Tariffs on new cars and vans may have been avoided, but a lack of detail in the Brexit deal could still lead to disruption in the market, the remarketing industry has warned.
The Vehicle Remarketing Association (VRA) says that several key points surrounding the future of manufacturing and cross-border movement of vehicles remain vague or undefined.
Sam Watkins, chair at the VRA, said: “Let’s be clear on this – any deal is good news because it avoids the kind of tariffs that would’ve been attached to no deal. It is something that should be a huge cause for relief.
“However, the deal that we now have raises as many questions as it answers. It is generally being described as ‘thin’ and that is accurate in that there are several areas where there is very little detail for the motor industry or remarketing.
“We are probably entering into a process now where those points are going to be worked through, but it seems that some will be easier to resolve than others.”
As a result, Watkins expects disruption to car and van supply. “It’s quite difficult to separate the negative effects of the pandemic and Brexit but getting hold of a number of popular new models is almost certainly going to be tricky in 2021,” she said.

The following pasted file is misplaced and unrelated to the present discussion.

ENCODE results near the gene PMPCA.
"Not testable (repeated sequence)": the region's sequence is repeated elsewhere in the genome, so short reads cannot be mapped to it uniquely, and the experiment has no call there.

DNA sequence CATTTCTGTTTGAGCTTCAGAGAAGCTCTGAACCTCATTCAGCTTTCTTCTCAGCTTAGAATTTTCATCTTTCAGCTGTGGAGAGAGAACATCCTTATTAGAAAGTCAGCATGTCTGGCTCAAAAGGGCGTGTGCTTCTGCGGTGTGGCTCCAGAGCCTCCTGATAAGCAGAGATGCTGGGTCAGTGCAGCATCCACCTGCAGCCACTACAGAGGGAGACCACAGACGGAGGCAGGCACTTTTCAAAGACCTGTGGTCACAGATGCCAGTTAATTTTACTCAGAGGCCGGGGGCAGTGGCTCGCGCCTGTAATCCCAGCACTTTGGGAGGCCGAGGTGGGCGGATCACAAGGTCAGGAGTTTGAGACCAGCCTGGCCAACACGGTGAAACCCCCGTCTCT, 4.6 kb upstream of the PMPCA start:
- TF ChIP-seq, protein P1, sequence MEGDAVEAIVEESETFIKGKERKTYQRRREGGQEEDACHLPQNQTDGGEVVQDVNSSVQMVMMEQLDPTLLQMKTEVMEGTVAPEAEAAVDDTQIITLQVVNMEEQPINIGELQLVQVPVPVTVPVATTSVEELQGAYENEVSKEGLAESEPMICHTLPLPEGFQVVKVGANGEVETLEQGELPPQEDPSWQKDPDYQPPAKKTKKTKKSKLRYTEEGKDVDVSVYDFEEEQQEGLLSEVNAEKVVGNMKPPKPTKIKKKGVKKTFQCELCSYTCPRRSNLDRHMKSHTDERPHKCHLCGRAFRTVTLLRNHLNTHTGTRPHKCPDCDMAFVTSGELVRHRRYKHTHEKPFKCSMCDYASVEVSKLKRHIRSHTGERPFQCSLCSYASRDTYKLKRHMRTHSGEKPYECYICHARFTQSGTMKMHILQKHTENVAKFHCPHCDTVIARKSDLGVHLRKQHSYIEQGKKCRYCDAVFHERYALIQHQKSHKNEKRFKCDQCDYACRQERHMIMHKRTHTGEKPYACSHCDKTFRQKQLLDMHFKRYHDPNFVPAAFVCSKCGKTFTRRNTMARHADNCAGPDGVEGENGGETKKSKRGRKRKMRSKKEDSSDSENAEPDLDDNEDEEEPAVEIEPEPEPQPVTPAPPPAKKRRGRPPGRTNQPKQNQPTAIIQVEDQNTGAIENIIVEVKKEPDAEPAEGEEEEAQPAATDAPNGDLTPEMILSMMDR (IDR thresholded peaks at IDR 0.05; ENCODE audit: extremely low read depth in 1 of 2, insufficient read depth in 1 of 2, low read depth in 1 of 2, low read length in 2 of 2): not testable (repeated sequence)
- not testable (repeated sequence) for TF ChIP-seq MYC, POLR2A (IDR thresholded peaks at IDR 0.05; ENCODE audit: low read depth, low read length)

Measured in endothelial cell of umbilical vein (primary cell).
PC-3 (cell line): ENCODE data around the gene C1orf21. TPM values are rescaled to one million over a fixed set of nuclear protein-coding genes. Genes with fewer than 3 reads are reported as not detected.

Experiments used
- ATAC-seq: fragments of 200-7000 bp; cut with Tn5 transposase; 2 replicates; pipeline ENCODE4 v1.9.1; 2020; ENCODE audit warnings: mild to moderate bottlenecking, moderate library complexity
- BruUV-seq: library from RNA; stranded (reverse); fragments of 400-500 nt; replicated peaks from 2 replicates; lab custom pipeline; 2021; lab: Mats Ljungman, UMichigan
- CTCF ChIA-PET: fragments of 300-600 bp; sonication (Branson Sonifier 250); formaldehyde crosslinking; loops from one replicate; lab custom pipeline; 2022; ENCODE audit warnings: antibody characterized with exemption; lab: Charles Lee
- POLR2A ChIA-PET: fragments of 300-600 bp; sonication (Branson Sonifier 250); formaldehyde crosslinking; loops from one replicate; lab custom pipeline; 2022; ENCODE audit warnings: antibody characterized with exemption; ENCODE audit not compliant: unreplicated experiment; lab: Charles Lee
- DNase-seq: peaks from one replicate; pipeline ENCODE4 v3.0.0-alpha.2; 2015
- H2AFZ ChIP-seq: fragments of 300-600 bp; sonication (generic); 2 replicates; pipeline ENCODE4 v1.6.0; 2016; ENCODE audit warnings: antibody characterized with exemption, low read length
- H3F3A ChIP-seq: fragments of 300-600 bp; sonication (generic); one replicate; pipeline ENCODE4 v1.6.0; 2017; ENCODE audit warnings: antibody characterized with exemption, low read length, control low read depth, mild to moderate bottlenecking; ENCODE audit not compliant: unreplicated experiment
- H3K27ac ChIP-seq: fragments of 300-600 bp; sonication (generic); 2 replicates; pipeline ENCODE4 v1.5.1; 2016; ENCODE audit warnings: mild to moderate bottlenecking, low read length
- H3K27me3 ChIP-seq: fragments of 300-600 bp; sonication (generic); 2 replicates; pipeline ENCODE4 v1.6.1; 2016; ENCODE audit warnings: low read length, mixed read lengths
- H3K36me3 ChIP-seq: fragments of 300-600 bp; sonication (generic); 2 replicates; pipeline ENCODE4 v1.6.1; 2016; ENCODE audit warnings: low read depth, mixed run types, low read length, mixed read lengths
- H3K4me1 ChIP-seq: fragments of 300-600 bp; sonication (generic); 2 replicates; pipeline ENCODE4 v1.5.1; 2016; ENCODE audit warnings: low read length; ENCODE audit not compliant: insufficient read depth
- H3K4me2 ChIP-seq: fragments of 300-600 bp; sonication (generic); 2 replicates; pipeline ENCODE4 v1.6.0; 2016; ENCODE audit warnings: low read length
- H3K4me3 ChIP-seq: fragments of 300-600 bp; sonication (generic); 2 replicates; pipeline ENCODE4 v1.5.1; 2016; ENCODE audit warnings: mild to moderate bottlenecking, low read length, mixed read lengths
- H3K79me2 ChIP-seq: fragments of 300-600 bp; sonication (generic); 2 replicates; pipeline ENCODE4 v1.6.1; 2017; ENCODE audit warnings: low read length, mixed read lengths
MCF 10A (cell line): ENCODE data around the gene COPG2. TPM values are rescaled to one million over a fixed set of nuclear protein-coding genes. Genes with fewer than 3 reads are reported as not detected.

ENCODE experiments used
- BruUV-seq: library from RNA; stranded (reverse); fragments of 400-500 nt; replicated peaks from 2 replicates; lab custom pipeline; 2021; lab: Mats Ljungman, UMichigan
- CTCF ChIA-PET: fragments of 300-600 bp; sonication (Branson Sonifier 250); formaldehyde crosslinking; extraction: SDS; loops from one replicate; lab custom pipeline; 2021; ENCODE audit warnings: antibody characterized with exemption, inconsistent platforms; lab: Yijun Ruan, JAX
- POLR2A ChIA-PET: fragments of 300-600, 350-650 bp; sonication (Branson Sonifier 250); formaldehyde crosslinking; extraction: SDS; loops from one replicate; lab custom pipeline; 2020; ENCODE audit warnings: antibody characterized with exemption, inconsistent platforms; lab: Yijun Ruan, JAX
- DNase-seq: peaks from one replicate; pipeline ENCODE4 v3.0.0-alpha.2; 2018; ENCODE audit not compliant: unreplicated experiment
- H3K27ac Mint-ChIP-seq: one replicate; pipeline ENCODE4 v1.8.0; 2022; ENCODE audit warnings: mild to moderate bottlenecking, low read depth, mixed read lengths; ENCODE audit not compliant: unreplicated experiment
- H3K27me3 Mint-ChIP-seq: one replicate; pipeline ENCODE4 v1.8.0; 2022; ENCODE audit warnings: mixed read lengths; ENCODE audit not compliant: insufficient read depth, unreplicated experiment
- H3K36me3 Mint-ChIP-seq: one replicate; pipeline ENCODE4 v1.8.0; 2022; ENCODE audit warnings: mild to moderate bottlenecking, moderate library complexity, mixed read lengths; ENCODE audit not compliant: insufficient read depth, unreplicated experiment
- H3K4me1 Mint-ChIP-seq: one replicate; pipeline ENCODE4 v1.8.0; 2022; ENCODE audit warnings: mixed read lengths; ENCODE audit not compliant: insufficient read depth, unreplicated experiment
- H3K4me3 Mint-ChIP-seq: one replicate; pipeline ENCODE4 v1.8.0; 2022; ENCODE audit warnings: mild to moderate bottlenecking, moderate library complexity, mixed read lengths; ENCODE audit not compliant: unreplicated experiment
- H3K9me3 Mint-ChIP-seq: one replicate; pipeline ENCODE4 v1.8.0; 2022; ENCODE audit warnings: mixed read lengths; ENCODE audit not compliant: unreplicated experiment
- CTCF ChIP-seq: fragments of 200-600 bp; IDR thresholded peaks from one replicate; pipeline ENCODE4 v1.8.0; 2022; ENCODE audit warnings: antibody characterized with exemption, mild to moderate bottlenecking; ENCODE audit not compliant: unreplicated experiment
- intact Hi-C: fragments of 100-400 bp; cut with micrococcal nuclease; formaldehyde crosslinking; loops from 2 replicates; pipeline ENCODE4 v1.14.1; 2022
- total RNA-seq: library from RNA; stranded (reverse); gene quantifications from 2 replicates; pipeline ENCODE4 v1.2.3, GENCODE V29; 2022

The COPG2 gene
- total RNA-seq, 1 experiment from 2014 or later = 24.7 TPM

“For a motor industry that has finished last year around 30% down in new car sales compared to 2019, this is not good news, and there will be knock-on effects for the used sector that will persist into the medium term.”
Watkins believes that the reduced numbers of vehicles entering the market will mean that getting hold of the used stock will remain difficult. “The situation may even worsen compared to the last few months,” she said.
“However, if 2020 has underlined anything, it is that the used car sector is incredibly flexible and innovative, and that people will continue to want to buy despite substantial practical barriers in their way.”
She continued: “The threat of motor manufacturing in the UK potentially unravelling overnight has been removed, and this should mean that there is no immediate question mark over UK factories and supply chains.
“However, looking ahead, substantial costs have been added in terms of the new customs arrangements, and the regulatory background against which car makers operate is unclear in several important areas.
“Presumably, these will be clarified in the coming months and years but it does perpetuate an effect that has been present ever since the Brexit referendum – that it is difficult to make plans and for investment decisions to be finalised without all of the facts available. There remains a lot of uncertainty.”
Notably, there were special difficulties surrounding the rules of origin arrangements, claims Watkins, that could have implications for EV manufacturing in the UK.